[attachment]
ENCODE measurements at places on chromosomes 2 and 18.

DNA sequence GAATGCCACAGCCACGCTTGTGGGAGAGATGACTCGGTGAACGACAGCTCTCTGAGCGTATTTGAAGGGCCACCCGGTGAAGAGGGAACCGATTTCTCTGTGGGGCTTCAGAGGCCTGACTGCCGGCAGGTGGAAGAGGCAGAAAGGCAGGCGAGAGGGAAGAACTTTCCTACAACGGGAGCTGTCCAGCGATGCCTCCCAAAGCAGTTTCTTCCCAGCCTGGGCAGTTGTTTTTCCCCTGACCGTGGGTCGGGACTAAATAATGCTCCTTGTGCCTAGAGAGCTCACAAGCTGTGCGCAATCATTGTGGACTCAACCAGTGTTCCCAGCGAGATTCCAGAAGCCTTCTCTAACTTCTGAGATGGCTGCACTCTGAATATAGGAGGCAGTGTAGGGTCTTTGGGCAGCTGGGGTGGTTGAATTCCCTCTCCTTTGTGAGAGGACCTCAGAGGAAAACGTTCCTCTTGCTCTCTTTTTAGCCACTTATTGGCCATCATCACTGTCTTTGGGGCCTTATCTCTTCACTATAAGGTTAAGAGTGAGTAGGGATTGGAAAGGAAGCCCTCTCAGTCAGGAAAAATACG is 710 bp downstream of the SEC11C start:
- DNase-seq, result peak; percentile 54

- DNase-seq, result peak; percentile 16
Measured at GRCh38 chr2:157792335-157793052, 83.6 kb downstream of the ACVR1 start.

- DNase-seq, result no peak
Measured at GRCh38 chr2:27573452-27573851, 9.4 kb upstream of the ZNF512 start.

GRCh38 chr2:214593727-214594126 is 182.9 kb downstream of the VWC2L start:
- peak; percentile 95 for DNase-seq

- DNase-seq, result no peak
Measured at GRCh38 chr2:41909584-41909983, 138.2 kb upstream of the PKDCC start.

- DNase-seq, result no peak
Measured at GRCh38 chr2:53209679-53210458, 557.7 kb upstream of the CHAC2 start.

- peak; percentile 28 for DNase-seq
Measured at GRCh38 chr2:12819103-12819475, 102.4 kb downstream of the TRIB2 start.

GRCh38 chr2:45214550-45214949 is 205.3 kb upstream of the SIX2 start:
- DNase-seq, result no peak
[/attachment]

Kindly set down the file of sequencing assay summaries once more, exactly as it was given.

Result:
ENCODE measurements at places on chromosomes 2 and 18.

DNA sequence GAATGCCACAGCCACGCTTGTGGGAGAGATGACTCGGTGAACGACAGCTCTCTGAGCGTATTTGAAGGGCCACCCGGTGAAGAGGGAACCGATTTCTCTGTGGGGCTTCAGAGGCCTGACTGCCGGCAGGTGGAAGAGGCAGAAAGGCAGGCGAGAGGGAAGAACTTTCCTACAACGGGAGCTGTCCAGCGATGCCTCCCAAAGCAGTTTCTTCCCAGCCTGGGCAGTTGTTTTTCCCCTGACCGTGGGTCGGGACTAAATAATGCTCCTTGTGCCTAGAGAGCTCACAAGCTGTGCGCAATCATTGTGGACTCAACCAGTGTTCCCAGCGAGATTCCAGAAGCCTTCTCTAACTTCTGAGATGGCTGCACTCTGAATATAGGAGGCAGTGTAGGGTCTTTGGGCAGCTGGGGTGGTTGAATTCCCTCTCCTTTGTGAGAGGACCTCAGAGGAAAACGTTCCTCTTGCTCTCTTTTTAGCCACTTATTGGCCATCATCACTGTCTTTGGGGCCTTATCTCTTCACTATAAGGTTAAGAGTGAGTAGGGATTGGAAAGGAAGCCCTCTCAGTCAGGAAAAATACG is 710 bp downstream of the SEC11C start:
- DNase-seq, result peak; percentile 54

- DNase-seq, result peak; percentile 16
Measured at GRCh38 chr2:157792335-157793052, 83.6 kb downstream of the ACVR1 start.

- DNase-seq, result no peak
Measured at GRCh38 chr2:27573452-27573851, 9.4 kb upstream of the ZNF512 start.

GRCh38 chr2:214593727-214594126 is 182.9 kb downstream of the VWC2L start:
- peak; percentile 95 for DNase-seq

- DNase-seq, result no peak
Measured at GRCh38 chr2:41909584-41909983, 138.2 kb upstream of the PKDCC start.

- DNase-seq, result no peak
Measured at GRCh38 chr2:53209679-53210458, 557.7 kb upstream of the CHAC2 start.

- peak; percentile 28 for DNase-seq
Measured at GRCh38 chr2:12819103-12819475, 102.4 kb downstream of the TRIB2 start.

GRCh38 chr2:45214550-45214949 is 205.3 kb upstream of the SIX2 start:
- DNase-seq, result no peak